No reason was given for Otellini’s early departure, beyond the fact that it was initiated by the CEO. Otellini has been with Intel for 40 years and will have been CEO for 8 years when he does retire.
"After almost four decades with the company and eight years as CEO, it’s time to move on and transfer Intel’s helm to a new generation of leadership," Mr. Otellini said. "I look forward to working with [Intel board chairman] Andy [Bryant], the board, and the management team during the six-month transition period, and to being available as an advisor to management after retiring as CEO."
Otellini presided over an important era for Intel, during which it essentially vanquished its only major foe in the market for desktop and server chips, and helped Apple make the transition from the rival PowerPC platform. But Otellini was slow to embrace the mobile computing wave that is sweeping the industry, and the firm's chips for mobile devices have fallen behind rival designs based on ARM. This is doubly troubling given the sales slowdown in the PC industry.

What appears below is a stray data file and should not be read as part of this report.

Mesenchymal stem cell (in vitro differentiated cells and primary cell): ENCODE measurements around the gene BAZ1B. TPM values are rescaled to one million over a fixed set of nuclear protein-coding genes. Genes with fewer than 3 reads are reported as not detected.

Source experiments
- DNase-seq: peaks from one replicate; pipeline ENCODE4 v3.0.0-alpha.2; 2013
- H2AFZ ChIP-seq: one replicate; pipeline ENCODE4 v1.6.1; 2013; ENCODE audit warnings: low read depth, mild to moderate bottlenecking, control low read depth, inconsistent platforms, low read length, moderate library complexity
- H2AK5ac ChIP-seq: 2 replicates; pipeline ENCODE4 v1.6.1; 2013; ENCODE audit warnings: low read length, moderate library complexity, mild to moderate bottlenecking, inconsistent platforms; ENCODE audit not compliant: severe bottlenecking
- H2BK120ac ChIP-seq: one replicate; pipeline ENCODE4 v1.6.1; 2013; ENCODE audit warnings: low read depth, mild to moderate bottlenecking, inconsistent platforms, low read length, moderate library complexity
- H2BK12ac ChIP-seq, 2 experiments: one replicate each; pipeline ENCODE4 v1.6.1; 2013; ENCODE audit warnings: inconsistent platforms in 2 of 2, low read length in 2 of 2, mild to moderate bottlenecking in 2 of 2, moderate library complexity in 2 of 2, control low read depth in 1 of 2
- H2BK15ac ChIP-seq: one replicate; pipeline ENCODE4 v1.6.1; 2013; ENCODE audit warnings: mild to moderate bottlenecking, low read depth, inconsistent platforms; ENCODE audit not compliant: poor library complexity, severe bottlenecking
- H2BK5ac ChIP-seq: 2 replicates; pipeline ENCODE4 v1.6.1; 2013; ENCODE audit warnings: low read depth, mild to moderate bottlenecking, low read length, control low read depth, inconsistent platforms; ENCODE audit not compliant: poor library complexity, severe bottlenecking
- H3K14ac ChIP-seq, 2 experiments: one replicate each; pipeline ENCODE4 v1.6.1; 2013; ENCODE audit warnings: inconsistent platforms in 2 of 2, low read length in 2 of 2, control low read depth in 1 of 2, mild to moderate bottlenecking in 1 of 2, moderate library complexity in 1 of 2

Like earlier Intel CEOs, Otellini was promoted from within, though he wasn't an engineer like Robert Noyce, Gordon Moore, and Andy Grove. But Intel is now expected to at least consider an outsider for the CEO role—a move that would be a first for the company.
Intel reported that it generated $107 billion in cash from operations and made $23.5 billion in dividend payments during Otellini's tenure as CEO so far. Intel currently enjoys 83 percent market share in the PC market.